Welcome to European Tribune. It's gone a bit quiet around here these days, but it's still going.
I see two types of answers to my question.

a)  Cyrille,  Migeru,  afew, (maybe melo):
We need a credible threat to leave the Euro, to change the European institutional setup. The exact nature of the changes you want has not been spelled out, but from our discussion here it is quite clear that what would be needed is, i) changes to the 'Stability and Growth Pact', ii) The possibility for the ECB to directly finance gouvernments. iii) maybe a higher inflation target.

b)  A swedish kind of death,  cagatacos:
We should leave the Euro right now.

I want to lay out here why I think that position a) is wrong and b) is correct. With the caveat that b) makes most sense for Portugal, Spain and Greece.

Why is a) wrong?

The threat is not credible:
As expressed by afew, melo and Cyrille, I guess the idea here is that if countries where to leave the Euro, their new currency would devalue leading to less demand for German good and in turn to a negative economic impact for Germany.I think there are several reasons why this will not be take seriously in Germany:
I)German economists are crazy and the economists advising our government are the worst of the bunch.
The understanding of the economy in Germany is deeply ideological: 'if you work hard things will be fine', 'a lower value for the currency is only needed for lazy southerners' and so on.
II) Even looking at it objectively it is not clear to me if German would be worse of if other countries would leave the Euro. All other countries have to import at lot of good, no matter what. So the amount of devaluation possible is limited. At the same time, the real income of Germans would rise. they could go cheaper on Holidays, they could by cheaper goods from the rest of Europe and so on. this would create a rebalancing which is urgently necessary.
III) In the special case of France I am not even sure that the new currency would devalue. The French economic weakness is a myth. I am not saying that everything is fine in France, but still the economy is quite strong. Furthermore, in contrast to Germany France has not destroyed its infrastructure in an obsession with its deficit and it has a growing population. These two factors lead to the conclusion that its growth potential is much better then the growth potential of e.g. Germany. If now on top of this France would have its own currency and could run a sane monetary policy this would probably create solid growth (I will also come back to this in b)) and therefore an appreciation of  the currency.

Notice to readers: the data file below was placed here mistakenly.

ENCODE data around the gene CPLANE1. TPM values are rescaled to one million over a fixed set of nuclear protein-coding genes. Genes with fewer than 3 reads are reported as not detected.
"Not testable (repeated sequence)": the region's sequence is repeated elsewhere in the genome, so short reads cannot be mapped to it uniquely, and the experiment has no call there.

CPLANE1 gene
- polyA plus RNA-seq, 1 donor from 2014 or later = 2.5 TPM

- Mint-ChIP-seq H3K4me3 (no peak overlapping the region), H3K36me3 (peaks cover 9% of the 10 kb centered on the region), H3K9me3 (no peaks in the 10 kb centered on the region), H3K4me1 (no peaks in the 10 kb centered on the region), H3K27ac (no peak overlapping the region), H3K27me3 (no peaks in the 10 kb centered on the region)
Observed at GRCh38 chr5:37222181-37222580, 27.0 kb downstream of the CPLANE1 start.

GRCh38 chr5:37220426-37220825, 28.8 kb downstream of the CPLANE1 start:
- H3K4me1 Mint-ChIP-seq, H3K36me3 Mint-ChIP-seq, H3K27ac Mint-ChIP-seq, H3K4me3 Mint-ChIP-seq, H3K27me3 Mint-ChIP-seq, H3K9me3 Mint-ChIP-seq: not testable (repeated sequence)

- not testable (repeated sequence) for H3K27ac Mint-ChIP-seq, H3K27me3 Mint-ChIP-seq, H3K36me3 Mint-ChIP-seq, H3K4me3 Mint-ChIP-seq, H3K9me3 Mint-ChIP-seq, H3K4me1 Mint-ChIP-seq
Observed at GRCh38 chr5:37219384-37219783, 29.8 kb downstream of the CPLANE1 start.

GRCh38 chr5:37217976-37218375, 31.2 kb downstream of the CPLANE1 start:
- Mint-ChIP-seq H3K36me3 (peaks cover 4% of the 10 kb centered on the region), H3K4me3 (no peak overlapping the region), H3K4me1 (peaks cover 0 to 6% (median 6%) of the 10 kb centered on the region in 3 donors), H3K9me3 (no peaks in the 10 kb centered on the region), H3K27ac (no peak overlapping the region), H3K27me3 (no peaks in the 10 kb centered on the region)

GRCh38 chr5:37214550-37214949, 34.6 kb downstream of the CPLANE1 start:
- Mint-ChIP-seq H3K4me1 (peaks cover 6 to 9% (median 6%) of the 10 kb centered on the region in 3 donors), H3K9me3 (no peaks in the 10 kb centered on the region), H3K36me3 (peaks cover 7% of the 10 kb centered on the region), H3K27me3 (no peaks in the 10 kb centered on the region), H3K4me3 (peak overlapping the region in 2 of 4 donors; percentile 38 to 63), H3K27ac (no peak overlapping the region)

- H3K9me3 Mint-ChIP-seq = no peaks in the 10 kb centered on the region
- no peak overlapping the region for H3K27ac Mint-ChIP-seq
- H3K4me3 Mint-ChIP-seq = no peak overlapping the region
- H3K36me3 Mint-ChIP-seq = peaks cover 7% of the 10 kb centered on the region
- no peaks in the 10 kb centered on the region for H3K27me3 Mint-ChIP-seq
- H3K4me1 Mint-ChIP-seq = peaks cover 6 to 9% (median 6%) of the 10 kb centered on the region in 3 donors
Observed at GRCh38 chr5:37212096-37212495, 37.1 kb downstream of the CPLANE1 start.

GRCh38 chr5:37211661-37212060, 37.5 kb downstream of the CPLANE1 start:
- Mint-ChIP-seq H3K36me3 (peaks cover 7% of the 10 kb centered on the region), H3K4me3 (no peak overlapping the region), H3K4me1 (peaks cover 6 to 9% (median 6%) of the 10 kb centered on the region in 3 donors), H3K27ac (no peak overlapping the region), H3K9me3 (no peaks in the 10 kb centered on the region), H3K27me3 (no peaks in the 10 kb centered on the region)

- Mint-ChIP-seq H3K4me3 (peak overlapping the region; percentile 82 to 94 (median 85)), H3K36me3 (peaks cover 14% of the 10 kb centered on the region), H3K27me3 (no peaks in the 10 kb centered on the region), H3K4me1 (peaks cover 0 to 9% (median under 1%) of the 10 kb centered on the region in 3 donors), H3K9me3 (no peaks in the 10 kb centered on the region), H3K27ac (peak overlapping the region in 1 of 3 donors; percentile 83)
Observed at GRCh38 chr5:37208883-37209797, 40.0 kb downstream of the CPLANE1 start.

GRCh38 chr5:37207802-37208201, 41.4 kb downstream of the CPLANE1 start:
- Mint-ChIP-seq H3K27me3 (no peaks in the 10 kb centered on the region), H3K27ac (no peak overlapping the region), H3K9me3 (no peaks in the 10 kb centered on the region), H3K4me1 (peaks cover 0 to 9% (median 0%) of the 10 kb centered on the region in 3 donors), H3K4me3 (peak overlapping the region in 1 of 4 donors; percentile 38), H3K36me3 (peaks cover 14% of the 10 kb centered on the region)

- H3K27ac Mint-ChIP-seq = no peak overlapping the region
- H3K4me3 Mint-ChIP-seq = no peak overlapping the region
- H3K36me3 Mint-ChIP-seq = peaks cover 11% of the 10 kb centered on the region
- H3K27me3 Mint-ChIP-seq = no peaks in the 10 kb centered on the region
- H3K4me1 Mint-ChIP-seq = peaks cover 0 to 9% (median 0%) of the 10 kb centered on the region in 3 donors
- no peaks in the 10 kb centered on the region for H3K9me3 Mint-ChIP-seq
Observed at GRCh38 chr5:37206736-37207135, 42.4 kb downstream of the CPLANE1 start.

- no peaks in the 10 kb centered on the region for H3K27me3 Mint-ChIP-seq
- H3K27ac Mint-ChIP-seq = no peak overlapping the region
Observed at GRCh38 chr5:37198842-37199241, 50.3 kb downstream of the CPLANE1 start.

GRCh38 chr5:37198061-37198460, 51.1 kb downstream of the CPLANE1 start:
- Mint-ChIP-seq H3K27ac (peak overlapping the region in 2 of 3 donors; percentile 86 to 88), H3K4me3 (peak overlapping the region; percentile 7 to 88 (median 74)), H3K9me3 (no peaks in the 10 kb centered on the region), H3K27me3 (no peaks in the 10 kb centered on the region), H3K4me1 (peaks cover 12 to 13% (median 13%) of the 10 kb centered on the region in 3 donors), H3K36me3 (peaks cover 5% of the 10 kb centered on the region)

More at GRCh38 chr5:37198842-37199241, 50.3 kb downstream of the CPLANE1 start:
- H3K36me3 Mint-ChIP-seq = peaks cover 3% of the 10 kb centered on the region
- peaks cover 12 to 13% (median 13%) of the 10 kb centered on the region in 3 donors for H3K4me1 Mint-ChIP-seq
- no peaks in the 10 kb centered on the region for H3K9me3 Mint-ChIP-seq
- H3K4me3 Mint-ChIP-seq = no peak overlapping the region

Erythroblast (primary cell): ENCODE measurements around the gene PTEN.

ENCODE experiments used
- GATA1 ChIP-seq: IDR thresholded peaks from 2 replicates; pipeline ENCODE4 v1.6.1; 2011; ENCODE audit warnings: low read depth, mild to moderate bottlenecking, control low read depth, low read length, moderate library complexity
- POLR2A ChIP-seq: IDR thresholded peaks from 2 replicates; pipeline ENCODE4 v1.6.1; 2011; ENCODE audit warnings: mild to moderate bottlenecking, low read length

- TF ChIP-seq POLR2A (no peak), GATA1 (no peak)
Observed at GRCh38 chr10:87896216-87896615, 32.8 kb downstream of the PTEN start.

IV) If you simply threaten to leave the Euro your financial system will be destabilized. As soon as you start to talk about leaving the Euro you basically have to shut down all banks, or you will have a bank run. Even if you agree with I.III), then it would still make sense to first take your Euros out of France, wait till the new currency drops a little and then go back in. For Spain and Portugal, anybody how lets his Euros be exchanged to the new currency will have substantial losses. So either you do it directly and quickly, or your banks will collapse and you will have to beg the IMF for Money.

Lets go to b):

We should not underestimate the challenges in leaving the Euro. I also have to say that legally any country leaving the Euro would enter unknown territory. If some investment fond would loose money because your country leaves the Euro, could it sue? Most probably. And, while in the long run leaving the Euro could be hugely beneficial, in the short run it could lead to real loss of purchasing power for imported goods, which are a lot of goods. A debt default is also pretty much unavoidable, which also comes with real costs down the line.

That said: 25% unemployment is unacceptable. I do not see how this can continue! This is an obvious reason why Spain, Portugal and Greece should leave the Euro. Similar to Argentina around 2000, the benefits of a different monetary policy would most probably outweigh all costs.

Now for France the Situation might be different. It could probably leave the Euro, and some of its creditors might even agree to denominate the debt in the new currency. Or maybe not, but even then France will not need to default on its debt. I am quite confident that growth would be sufficient. Again, it is not clear to me that leaving the Euro is really a good idea for France at the moment, but it still beats the 'whining about leaving the Euro' option.

by rz on Sat Nov 29th, 2014 at 06:59:20 AM EST
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